Brief Facts of the Case
In this case, an individual namely, Tarun Tyagi (hereinafter referred to as the Petitioner) filed the present petition for quashing an order passed by the Chief Metropolitan Magistrate on November 6, 2013 in the matter.
Background of the case
Initially, the complaint was filed against the Petitioner by the company Unistal Systems Pvt. Ltd. (hereinafter referred as the Complainant Company) of which the Petitioner was an employee from 2003 to 2005. The Complainant Company is engaged in the business of providing data recovery services.
Allegedly, after leaving the services of the Complainant in September, 2005 the Petitioner set up a company namely M/s Prodata Doctor Private Limited (hereinafter referred as the Petitioner’s Company). The Petitioner’s Company was also engaged in a similar business of data recovery and developing software applications for computers.
The Complainant Company in suspicion of theft of its source code by the Petitioner registered a FIR with the CBI (Central Bureau of Investigation) wherein it alleged that somewhere around March, 2005 the Petitioner had stolen the source codes of a software known as “Quick Recovery” and the same was offered for sale by the Petitioner’s company under the name “Prodatadoctor”.
In view of the above complaint, the CBI conducted seizure of documents and disks from the Petitioner’s company. Meanwhile in 2008, the Complainant Company preferred a suit for perpetual injunction and damages against the Petitioner alleging infringement of its copyright of software named, Quick Recovery. The suit of the Complainant Company was based on the footing that the Petitioner had stolen the source code of a software developed by it and the same was put up for sale by the company owned by the Petitioner by making some cosmetic changes in the software.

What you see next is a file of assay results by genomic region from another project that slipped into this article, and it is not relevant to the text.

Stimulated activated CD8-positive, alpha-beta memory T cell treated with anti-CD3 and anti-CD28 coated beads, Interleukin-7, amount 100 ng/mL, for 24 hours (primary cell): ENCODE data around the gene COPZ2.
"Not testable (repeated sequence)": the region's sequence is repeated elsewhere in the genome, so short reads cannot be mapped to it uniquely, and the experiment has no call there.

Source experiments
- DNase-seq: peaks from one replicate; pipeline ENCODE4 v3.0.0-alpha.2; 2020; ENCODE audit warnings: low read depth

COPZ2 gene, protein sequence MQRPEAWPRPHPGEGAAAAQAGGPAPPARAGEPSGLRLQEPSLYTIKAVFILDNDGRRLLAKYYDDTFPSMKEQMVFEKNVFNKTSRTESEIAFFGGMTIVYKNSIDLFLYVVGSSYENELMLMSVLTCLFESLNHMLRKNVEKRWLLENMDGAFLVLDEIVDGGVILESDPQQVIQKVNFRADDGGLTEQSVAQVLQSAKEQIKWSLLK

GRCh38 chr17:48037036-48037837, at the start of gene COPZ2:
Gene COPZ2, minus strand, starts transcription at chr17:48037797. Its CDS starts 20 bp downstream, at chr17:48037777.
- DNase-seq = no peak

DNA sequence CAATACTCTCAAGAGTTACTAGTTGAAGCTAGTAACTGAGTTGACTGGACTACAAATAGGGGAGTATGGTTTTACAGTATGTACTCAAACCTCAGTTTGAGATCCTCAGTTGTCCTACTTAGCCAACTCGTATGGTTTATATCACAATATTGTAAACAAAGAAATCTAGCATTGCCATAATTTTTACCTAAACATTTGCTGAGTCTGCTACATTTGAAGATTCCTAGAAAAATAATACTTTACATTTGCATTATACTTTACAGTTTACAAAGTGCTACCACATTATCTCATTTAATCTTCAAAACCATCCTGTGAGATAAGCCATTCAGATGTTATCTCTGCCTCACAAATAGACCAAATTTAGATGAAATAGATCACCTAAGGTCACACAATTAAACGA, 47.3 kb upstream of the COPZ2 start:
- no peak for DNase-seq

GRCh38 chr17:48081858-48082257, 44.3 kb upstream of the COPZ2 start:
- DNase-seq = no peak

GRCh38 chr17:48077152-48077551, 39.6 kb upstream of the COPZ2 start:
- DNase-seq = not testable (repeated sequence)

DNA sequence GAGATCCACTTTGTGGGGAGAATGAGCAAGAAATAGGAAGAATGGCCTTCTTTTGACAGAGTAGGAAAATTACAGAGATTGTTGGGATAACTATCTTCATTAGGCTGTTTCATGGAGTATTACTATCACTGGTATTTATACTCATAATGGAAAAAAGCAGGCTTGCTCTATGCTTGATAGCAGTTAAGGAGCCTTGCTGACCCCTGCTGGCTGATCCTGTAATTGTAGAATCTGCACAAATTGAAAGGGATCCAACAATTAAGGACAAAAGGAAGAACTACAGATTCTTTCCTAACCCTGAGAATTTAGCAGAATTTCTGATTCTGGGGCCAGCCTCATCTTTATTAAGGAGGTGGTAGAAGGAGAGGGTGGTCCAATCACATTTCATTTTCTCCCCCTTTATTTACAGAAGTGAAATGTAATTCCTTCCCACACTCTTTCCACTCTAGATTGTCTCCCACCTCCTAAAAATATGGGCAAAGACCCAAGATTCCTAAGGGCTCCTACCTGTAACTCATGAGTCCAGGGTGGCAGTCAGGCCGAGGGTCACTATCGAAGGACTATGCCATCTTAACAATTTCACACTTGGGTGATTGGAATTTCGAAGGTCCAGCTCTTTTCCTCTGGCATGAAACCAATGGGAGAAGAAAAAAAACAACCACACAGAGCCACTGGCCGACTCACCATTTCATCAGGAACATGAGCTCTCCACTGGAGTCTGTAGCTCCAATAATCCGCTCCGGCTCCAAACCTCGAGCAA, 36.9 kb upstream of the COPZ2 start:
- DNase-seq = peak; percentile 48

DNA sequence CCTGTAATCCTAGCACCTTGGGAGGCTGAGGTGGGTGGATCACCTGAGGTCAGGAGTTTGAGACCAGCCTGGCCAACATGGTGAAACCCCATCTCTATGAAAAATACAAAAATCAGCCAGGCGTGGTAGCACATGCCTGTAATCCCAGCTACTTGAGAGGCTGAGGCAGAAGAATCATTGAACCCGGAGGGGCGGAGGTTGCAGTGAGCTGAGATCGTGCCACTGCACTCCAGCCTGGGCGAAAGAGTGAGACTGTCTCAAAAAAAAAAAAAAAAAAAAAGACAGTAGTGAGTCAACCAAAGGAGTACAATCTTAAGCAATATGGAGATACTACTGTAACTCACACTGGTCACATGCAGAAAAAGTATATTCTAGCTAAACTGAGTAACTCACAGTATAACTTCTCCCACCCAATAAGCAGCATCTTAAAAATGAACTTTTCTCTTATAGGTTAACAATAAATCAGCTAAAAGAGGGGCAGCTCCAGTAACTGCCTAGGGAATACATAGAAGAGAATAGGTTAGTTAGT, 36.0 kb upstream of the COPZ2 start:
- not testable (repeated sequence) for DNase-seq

Pursuant to the aforesaid, the CBI filed a charge sheet against the Petitioner under Section 66A of the Information Technology Act and Copyright Act.
Thereafter, the Petitioner preferred an application seeking supply of copies of documents but the said application was dismissed by the impugned order passed by the Chief Metropolitan Magistrate stating that no cloned copies of hardware containing incriminating evidence can be prepared with the protected software to avoid its further misuse by the Petitioner during pendency of case.
That the rewriting of a language which is otherwise freely available online on the basis of an original idea of which the Petitioner or such other person may have carried, is clearly permissible in law and hence as contended the Complainant had no copyright in the software source code.
The High Court of Delhi in view of the facts and circumstances of the case did not set aside the impugned order of Trial Court and observed that the facts indicated that there were chances of the software being misused by the Petitioner.
The Court was of the view that the findings in the impugned order were free from any infirmity and hence no interference was warranted in the same.
The present case reflects a very sensitive issue i.e. theft of data or source codes by the employees. As a company’s data is accessible by employees, it becomes vulnerable to IP infringement. Hence, it is essential that adequate protection of data is ensured and confidentiality clauses are incorporated in employment agreements in such a manner that they firmly prohibit misuse of data by employees.